Pakistan Suspends Media Restrictions
Friday, June 8, 2007
ISLAMABAD, Pakistan, June 7 -- Under mounting domestic and international pressure, the Pakistani government on Thursday suspended stringent media restrictions that critics said were designed to muzzle the free press.
The restrictions, which had gone into effect Monday, had elicited a sharp response from print and broadcast journalists in Pakistan, as well as media advocates worldwide. The rules gave the government broad new powers to rescind television broadcasters' licenses and to seize stations that violated government regulations.
Information Minister Mohammed Ali Durrani said the regulations had been misinterpreted and would be put on hold as a show of good faith while the government negotiates with broadcasters. "There's no intention on the part of the government to take a harsh line," Durrani said in an interview.
But Hamid Mir, Islamabad bureau chief for Geo TV, a private broadcaster here, said the government has made clear it wants to intimidate the news media, having pressured cable companies to block several stations' transmissions earlier this week. Mir said the suspension of the new rules is only temporary, and he strongly doubted that President Pervez Musharraf or his government would relent in their efforts.
"It's just stick and carrot. They will not stop until General Musharraf is reelected from this Parliament," Mir said.
Musharraf has said he wants the outgoing Parliament to extend his rule this fall for another five-year term. But his plans were complicated three months ago when he suspended the nation's chief justice, sparking a massive opposition campaign against his eight-year-old government. Since then, more than 40 people have been killed in clashes blamed on a pro-Musharraf group, and lawyers and journalists have come under attack from government forces. Independent television stations have given the crisis wall-to-wall coverage.
On Thursday, demonstrations against the government continued, with 7,000 people massing in the eastern city of Lahore to express their support for the chief justice, Mohammed Iftikhar Chaudhry.
While Musharraf continues to enjoy strong support from Washington, he has become increasingly isolated in Pakistan, with even formerly close supporters keeping their distance. On Thursday, Musharraf was quoted chastising his allies in Parliament for not defending him publicly as the calls for his resignation grow.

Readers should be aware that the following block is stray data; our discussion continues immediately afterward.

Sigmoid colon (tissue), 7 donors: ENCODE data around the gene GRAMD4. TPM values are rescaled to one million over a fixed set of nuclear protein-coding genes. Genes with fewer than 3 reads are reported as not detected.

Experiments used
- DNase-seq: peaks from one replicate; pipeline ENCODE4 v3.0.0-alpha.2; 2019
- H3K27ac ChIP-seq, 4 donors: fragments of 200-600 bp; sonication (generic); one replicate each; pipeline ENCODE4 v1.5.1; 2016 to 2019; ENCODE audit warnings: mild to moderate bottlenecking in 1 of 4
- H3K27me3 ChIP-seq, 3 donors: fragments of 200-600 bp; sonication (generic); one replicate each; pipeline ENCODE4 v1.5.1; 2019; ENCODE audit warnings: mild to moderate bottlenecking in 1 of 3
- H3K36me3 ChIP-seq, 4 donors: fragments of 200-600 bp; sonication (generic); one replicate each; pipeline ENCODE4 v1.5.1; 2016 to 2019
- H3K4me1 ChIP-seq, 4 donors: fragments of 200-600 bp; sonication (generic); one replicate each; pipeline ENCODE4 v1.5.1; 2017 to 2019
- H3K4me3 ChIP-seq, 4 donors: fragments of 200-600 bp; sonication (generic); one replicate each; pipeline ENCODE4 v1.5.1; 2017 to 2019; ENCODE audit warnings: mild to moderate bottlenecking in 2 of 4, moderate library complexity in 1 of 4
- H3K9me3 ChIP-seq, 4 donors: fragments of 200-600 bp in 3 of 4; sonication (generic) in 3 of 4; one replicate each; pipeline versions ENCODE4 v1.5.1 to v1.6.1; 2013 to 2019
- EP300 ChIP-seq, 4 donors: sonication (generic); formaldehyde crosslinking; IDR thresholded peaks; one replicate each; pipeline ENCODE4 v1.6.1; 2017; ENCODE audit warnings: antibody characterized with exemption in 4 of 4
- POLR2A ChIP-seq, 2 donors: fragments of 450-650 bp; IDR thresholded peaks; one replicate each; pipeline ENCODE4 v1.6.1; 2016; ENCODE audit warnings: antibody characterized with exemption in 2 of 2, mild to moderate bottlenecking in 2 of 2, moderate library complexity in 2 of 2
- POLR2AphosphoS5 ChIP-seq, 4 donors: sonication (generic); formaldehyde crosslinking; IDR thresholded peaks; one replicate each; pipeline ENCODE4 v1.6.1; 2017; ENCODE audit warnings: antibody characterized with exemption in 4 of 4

"I bluntly say you always leave me alone in time of trial and tribulation," Musharraf told the lawmakers, according to a report in the News, an English-language paper. "You are not delivering. You have lost the war of nerves. You all are silent upon what the media is doing. If I myself have to do everything then you are for what purpose."
The paper also reported that Musharraf looked visibly shaken and told the assembled allies, "I feel disturbed for the first time."
Durrani said the speech was intended as a "tool for motivation."
"This government has done a lot for the people of Pakistan. So everybody from our coalition should be more active" in defending the government, he said.
Also on Thursday, three top military officials denied in court papers that they had pressured Chaudhry to quit. Chaudhry had earlier asserted that he was held against his will for more than five hours on March 9 as the nation's intelligence chiefs and other top Musharraf aides pushed him to step down. Chaudhry said he resisted the pressure and was suspended instead.
But Maj. Gen. Mian Nadeem Ijaz, chief of military intelligence, said in an affidavit that he and his fellow officials "did nothing discourteous and there was no demand."
Ijaz said Chaudhry had asked Musharraf to dismiss the Parliament because it had become "a nuisance." Ijaz also accused Chaudhry of regularly seeking information about fellow judges from the intelligence agencies.
Chaudhry's lawyer, Aitzaz Ahsan, called the accusations "absurd."
The government suspended Chaudhry because of alleged abuses of office, which Chaudhry has denied. His backers have said he was targeted because he threatened Musharraf's plans to consolidate power.